A conservation group accused the U.S. Department of the Interior on Wednesday of ignoring its request for information about the Obama administration’s deliberations over five national monuments, including the Bears Ears National Monument — documents it hopes will shed light onto what it called Interior Secretary Ryan Zinke’s “sham review” of their designations.
Connecticut’s Senate passed a bill Wednesday that would allow a company co-owned by the tribes behind the Foxwoods Resort and Mohegan Sun to open a proposed $300 million third casino in the state, but Democratic leaders of the state’s House of Representatives quickly said the bill would not get the green light there in its current form.
North Dakota urged the D.C. Circuit on Tuesday to undo a settlement in which the U.S. Environmental Protection Agency agreed to review and potentially update its oil and gas drilling waste disposal rules, arguing the deal is unlawful because it isn't consistent with federal solid waste laws.
Judges on a Ninth Circuit panel that upheld an order directing the state of Washington to replace 1,000 culverts that infringed on tribal fishing rights said on Friday the ruling should be interpreted narrowly — but experts said the decision could fuel challenges to other wildlife-affecting projects based on a broader reading, and there’s a good chance the U.S. Supreme Court would be interested in reviewing it.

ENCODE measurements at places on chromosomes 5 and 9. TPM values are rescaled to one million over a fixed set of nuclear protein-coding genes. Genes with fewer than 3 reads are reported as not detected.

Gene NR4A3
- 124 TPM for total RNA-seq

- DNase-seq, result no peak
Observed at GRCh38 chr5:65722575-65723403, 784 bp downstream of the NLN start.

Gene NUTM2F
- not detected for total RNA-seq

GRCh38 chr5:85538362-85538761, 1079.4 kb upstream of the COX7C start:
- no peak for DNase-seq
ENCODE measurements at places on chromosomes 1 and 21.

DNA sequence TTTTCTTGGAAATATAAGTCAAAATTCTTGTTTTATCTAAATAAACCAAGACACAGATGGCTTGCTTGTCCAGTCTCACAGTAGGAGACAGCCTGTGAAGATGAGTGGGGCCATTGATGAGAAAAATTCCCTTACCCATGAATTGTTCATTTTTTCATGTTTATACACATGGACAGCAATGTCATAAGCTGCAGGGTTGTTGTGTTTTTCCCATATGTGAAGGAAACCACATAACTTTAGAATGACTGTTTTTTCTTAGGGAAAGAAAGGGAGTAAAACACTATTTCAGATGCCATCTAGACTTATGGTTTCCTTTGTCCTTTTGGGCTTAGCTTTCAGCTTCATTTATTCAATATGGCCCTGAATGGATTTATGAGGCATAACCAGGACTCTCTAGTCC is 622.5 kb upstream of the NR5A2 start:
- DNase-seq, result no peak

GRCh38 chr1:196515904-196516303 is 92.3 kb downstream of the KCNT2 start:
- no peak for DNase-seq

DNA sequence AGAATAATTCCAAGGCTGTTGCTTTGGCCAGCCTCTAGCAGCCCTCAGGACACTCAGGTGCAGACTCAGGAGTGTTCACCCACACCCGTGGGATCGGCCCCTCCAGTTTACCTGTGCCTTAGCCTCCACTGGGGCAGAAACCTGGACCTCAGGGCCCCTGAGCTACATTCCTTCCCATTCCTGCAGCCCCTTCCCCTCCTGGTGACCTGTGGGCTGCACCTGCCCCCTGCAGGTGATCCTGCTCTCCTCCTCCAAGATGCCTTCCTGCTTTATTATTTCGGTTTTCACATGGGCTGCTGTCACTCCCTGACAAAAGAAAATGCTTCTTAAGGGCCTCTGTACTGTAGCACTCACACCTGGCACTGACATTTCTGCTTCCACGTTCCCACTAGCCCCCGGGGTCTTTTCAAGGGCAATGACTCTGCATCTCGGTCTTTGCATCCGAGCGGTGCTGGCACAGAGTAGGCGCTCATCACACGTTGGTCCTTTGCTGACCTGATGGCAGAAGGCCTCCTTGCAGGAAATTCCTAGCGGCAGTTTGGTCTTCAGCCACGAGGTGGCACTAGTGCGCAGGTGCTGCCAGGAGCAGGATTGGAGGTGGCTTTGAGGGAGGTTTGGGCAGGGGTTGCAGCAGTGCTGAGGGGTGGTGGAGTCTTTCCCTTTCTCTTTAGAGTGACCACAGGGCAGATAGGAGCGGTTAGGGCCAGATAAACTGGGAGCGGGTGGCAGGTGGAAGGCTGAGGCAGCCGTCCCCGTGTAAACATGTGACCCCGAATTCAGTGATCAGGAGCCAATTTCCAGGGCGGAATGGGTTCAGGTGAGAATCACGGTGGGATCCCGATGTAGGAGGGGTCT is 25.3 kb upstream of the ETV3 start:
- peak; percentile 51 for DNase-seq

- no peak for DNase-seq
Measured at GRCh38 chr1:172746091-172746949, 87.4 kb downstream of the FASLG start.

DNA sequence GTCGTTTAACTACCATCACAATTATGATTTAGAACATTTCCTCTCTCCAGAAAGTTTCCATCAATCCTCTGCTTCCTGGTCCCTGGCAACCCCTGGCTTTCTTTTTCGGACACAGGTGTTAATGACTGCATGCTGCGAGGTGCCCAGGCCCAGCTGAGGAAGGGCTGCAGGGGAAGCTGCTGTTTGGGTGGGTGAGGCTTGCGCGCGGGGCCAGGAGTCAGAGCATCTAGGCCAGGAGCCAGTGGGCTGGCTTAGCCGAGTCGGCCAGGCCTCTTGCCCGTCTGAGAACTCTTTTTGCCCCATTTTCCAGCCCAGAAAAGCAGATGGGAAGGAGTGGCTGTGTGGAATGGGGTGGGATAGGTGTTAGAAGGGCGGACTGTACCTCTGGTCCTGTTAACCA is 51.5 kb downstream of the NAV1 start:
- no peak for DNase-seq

The El Paso Natural Gas Co. and the Navajo Nation told a D.C. federal judge on Tuesday that they have agreed to drop a suit against the federal government over contamination of a site within the nation’s boundaries, saying that the government has agreed to sample groundwater at the site.
The 2018 budget proposal for the U.S. Department of the Interior unveiled Tuesday by the Trump administration would trim over $300 million from federal programs serving Native Americans, cutting education, social services, tribal courts and other items. Here, Law360 looks at how the proposed budget would impact Indian Country.
The Center for Biological Diversity on Tuesday filed a suit in D.C. district court alleging that four federal agencies violated public records laws by not disclosing key climate change information in a timely fashion.
A former Winnebago Tribal Council member on Monday pled guilty in Nebraska federal court to taking unauthorized money from the tribe’s casino, with the federal government saying it will recommend a sentence of five years' probation.
A Rio Tinto PLC and BHP Billiton PLC unit pressed an Arizona federal court Monday to toss lawsuits in which a Native American tribe and environmental and mining groups are challenging the U.S. Forest Service's decision to greenlight a data collection plan related to the company's proposed mining project in the state.
While Lewis v. Clarke may provide cause for concern for tribal employees and for tribes that may be obligated to indemnify them, tribes can protect themselves by carefully reviewing and assessing their risk management programs and the sufficiency of their liability insurance policies, say Erica Dominitz and Venus Prince of Kilpatrick Townsend & Stockton LLP.